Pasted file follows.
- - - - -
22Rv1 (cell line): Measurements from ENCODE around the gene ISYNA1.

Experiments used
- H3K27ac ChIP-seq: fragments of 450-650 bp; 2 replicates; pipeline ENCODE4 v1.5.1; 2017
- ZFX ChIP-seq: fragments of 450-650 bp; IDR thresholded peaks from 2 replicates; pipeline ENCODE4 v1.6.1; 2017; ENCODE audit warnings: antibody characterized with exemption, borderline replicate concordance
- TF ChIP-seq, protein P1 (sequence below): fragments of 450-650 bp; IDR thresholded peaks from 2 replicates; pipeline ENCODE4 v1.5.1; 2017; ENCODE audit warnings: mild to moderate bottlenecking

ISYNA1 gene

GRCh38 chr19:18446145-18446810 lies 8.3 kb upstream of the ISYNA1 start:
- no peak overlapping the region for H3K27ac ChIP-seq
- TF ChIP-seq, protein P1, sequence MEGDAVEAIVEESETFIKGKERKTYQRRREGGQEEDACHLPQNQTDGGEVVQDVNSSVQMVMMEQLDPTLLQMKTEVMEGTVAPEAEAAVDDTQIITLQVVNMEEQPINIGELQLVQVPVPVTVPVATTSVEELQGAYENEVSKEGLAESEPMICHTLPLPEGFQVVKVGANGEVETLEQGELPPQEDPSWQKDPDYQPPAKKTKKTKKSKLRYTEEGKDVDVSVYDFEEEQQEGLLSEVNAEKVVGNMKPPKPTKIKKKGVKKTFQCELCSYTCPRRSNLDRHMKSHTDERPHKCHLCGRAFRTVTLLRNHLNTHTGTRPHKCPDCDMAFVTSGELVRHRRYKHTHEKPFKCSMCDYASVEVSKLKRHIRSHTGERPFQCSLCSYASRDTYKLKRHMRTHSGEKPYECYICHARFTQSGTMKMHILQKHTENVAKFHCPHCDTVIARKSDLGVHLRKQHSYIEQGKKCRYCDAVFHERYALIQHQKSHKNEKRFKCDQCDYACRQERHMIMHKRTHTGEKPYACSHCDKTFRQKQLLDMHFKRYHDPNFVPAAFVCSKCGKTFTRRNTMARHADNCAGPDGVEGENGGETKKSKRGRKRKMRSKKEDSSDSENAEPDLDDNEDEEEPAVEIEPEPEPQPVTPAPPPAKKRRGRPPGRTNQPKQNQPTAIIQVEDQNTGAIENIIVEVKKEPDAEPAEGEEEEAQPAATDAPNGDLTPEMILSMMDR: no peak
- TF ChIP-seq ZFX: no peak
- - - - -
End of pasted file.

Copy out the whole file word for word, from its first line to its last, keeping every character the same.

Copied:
22Rv1 (cell line): Measurements from ENCODE around the gene ISYNA1.

Experiments used
- H3K27ac ChIP-seq: fragments of 450-650 bp; 2 replicates; pipeline ENCODE4 v1.5.1; 2017
- ZFX ChIP-seq: fragments of 450-650 bp; IDR thresholded peaks from 2 replicates; pipeline ENCODE4 v1.6.1; 2017; ENCODE audit warnings: antibody characterized with exemption, borderline replicate concordance
- TF ChIP-seq, protein P1 (sequence below): fragments of 450-650 bp; IDR thresholded peaks from 2 replicates; pipeline ENCODE4 v1.5.1; 2017; ENCODE audit warnings: mild to moderate bottlenecking

ISYNA1 gene

GRCh38 chr19:18446145-18446810 lies 8.3 kb upstream of the ISYNA1 start:
- no peak overlapping the region for H3K27ac ChIP-seq
- TF ChIP-seq, protein P1, sequence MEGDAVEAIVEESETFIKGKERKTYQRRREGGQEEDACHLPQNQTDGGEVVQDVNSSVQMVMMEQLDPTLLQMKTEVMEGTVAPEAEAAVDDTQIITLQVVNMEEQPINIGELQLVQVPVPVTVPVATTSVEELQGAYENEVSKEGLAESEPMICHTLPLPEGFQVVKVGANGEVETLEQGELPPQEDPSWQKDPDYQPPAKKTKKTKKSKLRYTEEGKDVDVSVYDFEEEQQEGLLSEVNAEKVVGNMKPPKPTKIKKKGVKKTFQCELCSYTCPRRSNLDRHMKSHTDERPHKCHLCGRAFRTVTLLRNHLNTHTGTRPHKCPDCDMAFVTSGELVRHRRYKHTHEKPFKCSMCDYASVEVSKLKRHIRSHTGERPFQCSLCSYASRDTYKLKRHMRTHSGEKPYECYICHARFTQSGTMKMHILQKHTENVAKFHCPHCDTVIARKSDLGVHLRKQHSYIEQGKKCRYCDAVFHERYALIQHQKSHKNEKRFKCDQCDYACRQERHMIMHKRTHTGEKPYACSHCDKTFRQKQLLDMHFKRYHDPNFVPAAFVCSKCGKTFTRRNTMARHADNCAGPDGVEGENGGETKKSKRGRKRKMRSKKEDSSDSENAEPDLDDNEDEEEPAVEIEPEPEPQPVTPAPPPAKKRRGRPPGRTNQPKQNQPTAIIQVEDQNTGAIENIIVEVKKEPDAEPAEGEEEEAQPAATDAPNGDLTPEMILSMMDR: no peak
- TF ChIP-seq ZFX: no peak